Of the many forms of dirt you have to deal with when cleaning your ceramic or porcelain tiles, rust is one stubborn stain of a kind. It’s possible to invest much time and elbow grease into getting rid of rust from tiles and still end up not getting the results you wanted.
However, that doesn’t mean getting rid of the rust off your beautiful tiles is mission-impossible. You still can. But that will more require you to work smart than hard. So, how can you remove rust from your ceramic and porcelain tiles after it develops?
Well, that’s what we have for you today. In this article, we will be guiding you on how to restore the day one glow of your tiles from rust. But before we get there, let’s take a quick at a few things.
Why Do Tiles Get Stained By Rust?
To begin with, tiles getting stained by rust is a common occurrence. It’s a problem I have dealt with previously and can confirm it has nothing to do with not cleaning your house often. This type of stain can develop on ceramic and porcelain tiles faster and easier than you’d think is possible.
“So, why would it be so?” You could be wondering. After all, our days back in school taught us only metals can rust, and in fact, not all. So, how again could we be talking about rust on ceramic and porcelain tiles? Well, let’s find out.
Before I proceed any further, let me clear something up. Your teacher was right. Unlike some metals, ceramic and porcelain don’t rust. However, they can catch the stain after coming into contact with a rusty object.
In other words, the rust you see on your tiles should tell you that you have some other rusty stuff in your space. It’s up to you to find out what it is to avoid the recurrent occurrence of rust on your tiles.
And with that said, how can you identify the source of rust? It’s more often easy – after you discover rust, first look at the things touching the floor. Be sure to check out any iron tools or iron furniture legs.
So, why only iron? You see, rust is a form of iron oxide (Fe2O3). In fact, that’s its chemical name, meaning that it comes about when iron and oxygen come in contact with each other. Moisture also plays a part, but majorly as a catalyst.
And just so you know, when I talk of iron, I don’t only mean things made of pure iron. I also have in view its alloys, including steel. If it’s not on iron or its alloy, it ceases to be rust. That now becomes corrosion.
So yes, look for anything on the floor that could be of iron or its alloys. When you notice any, lift it from the floor. As for the furniture legs, you can think of placing something between the legs and the floor after you clean.
Sometimes it may be difficult to trace the cause of the rust. That’s especially true when it’s coming from rusty screws, nails, pipes, and other objects beneath the tiling floor. But keen enough, you should trace it.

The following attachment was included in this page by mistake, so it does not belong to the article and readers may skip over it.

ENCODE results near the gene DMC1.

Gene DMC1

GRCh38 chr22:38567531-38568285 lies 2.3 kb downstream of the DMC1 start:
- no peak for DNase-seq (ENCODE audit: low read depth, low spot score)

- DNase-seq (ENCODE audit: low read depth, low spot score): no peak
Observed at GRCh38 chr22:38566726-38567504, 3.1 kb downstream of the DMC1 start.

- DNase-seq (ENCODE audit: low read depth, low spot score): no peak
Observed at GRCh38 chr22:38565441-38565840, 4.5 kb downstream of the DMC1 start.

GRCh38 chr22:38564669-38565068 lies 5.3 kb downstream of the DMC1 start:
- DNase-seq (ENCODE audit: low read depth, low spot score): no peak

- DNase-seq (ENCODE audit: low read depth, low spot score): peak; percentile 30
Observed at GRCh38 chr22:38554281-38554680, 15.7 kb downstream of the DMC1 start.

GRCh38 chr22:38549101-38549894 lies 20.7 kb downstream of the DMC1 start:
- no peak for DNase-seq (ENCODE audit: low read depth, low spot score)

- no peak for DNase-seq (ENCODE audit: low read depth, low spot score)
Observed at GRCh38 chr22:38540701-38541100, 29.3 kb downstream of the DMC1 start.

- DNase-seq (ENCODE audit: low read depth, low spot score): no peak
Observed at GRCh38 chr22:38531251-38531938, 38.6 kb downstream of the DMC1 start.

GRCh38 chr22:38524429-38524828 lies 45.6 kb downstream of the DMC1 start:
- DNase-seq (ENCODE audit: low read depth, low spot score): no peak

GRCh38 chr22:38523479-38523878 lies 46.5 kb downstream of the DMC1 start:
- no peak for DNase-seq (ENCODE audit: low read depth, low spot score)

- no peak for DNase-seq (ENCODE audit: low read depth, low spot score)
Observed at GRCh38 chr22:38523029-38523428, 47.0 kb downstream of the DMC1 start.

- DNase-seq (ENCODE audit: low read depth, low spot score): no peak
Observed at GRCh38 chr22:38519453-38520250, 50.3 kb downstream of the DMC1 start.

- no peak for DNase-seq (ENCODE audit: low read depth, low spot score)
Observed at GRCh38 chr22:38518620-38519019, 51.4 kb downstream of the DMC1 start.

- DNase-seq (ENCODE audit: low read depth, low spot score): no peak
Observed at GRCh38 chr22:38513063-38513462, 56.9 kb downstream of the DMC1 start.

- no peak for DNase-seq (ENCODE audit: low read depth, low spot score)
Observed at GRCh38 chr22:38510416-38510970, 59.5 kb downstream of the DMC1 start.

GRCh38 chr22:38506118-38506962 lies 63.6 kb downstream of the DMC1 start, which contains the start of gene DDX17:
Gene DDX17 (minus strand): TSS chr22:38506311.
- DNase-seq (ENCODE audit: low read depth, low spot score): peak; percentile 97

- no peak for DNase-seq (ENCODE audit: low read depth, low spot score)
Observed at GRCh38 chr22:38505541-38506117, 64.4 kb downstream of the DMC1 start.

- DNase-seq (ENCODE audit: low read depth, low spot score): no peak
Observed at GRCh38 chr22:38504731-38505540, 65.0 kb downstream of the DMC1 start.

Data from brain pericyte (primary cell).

If you have none of these metal fittings beneath your flooring but still notice rust, then you have one remaining possible source of rust. It’s one thing you least expect – tap water! Yes, tap water sometimes contains traces of iron.
What are the Most Common Type of Stains?
While rust is a common stain among porcelain, ceramic, and other floor types, it isn’t the only type of stain you will come across. But fortunately, whatever invades your floor, most of these common stains are easy to remove.
Coffee: If you drink coffee often, coffee stains on your tiled floor are likely. Fortunately, this type of stain is easy to remove. Just dip a clean piece of cloth in a mixture of water and baking soda and rub the place – and that’s it!
Juice/Tea: The next type of stains also comes from drinks. Much like coffee, these stains are easy to remove. However, in this case, use warm water and mild detergent. For any remaining shadowing, use diluted bleach or a little hydrogen peroxide.
Blood: If you happen to cut or injure yourself and end up shedding some stains of blood on your tiled floor, you can get rid of it. Just dampen a piece of cloth with hydrogen peroxide or diluted bleach and rub over the stain.
Ink/Dye: They can be problematic on clothing and flooring. But with the know-how, you can eliminate them from your floor with minimal elbow grease. Just get a soft cloth and immerse it in diluted bleach. Then, spread the wet piece on the stain and leave it to sit for a while before rinsing.
Nail Polish: Common among households with females, this stain is easy to remove. Yes, you probably guessed it right – you need the very thing for removing it from nails. Acetone, popularly known as nail polish remover, will do the job. Just apply it over the stain and rub.
Paint: It’s a common enemy for your flooring during DIY painting projects. When wet, removal can be as easy as rubbing the stain with a damp cloth. But after it dries out, it becomes a bit difficult to eliminate. Now, for dry paint, use acetone with the same procedure for removing nail polish from the floor. Window cleaners, degreaser, and vinegar could also do.